Scheduled at only one place, for just four days, in 2018
BANGKOK, Thailand––Elephant polo might in theory stagger on for years or even decades after the four-day 2018 King’s Cup Elephant Polo Tournament––if the last tournament host, Anantara Hotels & Resorts, remains willing to pour promotional effort into it and mahouts have elephants to rent to the competition.
For the elephant handlers, called mahouts, elephant polo is easy money, requiring each elephant to compete for just two 14-minute halfs per game, and only one game per day, between rest and feeding sessions, which are in themselves an elephant polo tournament attraction.
Seeking tourist fares, photo fees, participating in temple processions, and begging, the other major elephant occupations in modern Thailand, are all hugely more demanding of the elephants, and the mahouts, and are far less certain of fetching enough income in any given day to feed an elephant, a mahout, and the mahout’s family.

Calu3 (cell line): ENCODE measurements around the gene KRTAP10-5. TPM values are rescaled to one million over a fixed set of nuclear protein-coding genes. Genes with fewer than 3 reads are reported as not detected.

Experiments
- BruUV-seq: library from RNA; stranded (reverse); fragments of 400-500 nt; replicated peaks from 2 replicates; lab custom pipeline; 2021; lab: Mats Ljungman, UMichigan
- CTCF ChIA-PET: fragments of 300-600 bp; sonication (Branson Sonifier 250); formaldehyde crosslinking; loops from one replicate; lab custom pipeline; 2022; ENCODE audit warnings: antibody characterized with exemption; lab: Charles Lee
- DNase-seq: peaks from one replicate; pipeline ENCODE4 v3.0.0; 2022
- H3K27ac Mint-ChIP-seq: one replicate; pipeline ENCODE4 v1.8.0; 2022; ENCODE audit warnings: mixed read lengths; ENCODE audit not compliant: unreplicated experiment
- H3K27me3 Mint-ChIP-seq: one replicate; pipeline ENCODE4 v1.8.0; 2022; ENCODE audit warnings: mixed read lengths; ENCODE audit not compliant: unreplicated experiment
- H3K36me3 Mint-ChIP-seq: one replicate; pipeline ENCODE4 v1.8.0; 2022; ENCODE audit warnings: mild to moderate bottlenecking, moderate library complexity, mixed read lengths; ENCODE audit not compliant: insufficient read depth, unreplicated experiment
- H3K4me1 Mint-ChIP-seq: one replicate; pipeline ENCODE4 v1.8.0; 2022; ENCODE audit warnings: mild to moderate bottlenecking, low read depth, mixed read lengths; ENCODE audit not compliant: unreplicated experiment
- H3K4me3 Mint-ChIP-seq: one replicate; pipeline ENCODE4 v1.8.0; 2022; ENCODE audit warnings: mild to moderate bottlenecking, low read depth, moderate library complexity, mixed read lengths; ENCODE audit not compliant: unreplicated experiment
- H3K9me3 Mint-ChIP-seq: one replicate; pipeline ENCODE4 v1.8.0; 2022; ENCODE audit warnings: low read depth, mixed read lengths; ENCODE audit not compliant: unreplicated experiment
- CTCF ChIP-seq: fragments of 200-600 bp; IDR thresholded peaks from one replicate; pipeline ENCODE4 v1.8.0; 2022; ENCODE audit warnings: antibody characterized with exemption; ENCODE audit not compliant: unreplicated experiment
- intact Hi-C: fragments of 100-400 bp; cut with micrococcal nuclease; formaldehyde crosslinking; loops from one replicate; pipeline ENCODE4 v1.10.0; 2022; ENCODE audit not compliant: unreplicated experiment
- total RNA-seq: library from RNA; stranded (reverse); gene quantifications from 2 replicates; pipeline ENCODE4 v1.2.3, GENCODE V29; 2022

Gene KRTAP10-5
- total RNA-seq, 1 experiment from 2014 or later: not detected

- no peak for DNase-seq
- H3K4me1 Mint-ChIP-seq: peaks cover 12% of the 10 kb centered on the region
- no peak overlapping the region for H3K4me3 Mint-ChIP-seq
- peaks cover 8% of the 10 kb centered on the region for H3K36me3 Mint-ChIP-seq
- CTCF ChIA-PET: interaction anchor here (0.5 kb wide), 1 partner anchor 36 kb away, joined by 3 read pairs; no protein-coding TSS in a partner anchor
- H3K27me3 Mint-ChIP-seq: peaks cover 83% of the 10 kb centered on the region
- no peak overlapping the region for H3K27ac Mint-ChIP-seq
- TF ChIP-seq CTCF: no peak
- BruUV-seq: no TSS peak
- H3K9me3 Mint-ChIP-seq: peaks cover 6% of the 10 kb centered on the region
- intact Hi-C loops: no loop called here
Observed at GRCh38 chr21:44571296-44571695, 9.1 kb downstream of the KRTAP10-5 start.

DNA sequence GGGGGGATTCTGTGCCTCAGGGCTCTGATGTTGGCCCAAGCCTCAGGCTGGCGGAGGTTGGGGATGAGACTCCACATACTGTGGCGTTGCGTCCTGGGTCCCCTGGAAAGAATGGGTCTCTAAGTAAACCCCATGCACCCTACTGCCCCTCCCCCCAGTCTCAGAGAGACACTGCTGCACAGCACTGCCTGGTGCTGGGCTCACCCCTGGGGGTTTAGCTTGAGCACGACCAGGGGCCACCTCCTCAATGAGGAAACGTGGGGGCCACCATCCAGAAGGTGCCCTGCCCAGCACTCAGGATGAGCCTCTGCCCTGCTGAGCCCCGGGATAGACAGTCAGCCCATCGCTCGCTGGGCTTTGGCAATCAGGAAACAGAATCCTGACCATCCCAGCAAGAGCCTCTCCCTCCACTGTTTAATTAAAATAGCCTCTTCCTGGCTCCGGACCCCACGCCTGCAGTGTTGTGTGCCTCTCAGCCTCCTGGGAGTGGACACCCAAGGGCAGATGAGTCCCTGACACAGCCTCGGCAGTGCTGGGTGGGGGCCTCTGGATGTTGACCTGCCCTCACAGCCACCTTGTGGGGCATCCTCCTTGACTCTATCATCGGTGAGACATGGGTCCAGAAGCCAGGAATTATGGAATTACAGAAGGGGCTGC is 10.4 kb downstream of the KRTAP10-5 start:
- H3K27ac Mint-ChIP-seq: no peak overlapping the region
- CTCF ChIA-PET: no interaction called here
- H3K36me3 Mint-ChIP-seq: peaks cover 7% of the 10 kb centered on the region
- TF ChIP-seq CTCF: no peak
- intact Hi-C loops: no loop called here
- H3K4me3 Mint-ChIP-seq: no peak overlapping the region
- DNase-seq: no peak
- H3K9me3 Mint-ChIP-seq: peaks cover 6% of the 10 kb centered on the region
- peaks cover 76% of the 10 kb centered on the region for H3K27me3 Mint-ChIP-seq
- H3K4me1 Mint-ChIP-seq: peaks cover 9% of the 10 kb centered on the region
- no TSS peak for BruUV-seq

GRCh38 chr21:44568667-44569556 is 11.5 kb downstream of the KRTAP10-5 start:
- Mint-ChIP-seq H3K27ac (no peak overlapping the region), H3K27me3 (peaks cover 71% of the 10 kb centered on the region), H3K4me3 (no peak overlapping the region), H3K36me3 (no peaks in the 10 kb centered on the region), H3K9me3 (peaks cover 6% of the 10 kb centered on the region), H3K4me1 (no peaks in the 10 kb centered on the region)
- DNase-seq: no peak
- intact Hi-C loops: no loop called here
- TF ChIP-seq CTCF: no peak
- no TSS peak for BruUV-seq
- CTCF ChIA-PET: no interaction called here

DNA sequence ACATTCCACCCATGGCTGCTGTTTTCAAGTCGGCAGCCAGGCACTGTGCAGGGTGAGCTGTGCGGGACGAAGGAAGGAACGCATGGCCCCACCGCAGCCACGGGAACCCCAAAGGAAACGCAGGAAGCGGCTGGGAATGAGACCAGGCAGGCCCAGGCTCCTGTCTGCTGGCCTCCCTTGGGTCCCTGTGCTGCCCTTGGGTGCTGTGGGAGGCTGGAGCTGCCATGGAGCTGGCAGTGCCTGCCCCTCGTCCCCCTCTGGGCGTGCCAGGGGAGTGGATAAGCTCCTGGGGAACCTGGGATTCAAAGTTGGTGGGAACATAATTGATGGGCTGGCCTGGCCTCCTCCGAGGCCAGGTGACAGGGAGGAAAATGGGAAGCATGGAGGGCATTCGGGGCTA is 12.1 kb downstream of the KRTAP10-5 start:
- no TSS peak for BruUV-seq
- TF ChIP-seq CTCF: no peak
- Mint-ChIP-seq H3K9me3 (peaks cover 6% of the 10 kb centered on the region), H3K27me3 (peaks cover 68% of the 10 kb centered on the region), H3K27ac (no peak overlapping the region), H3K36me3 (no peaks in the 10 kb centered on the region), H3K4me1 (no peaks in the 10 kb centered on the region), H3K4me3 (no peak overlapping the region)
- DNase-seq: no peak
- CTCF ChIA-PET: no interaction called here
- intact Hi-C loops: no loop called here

Last stand at the river
But external indications are that elephant polo will for all practical purposes be making a last stand at the coming tournament beside the Chao Phraya River in Bangkok, scheduled for March 8 to March 11, 2018.
“Now in its sixteenth year, the King’s Cup Elephant Polo Tournament has become one of the biggest charitable events in Southeast Asia,” Anantara Hotels & Resorts claims, “with over $1.5 million (USD) raised and donated to projects that better the lives of Thailand’s wild and domesticated elephant population.”
Money funneled through in-house nonprofit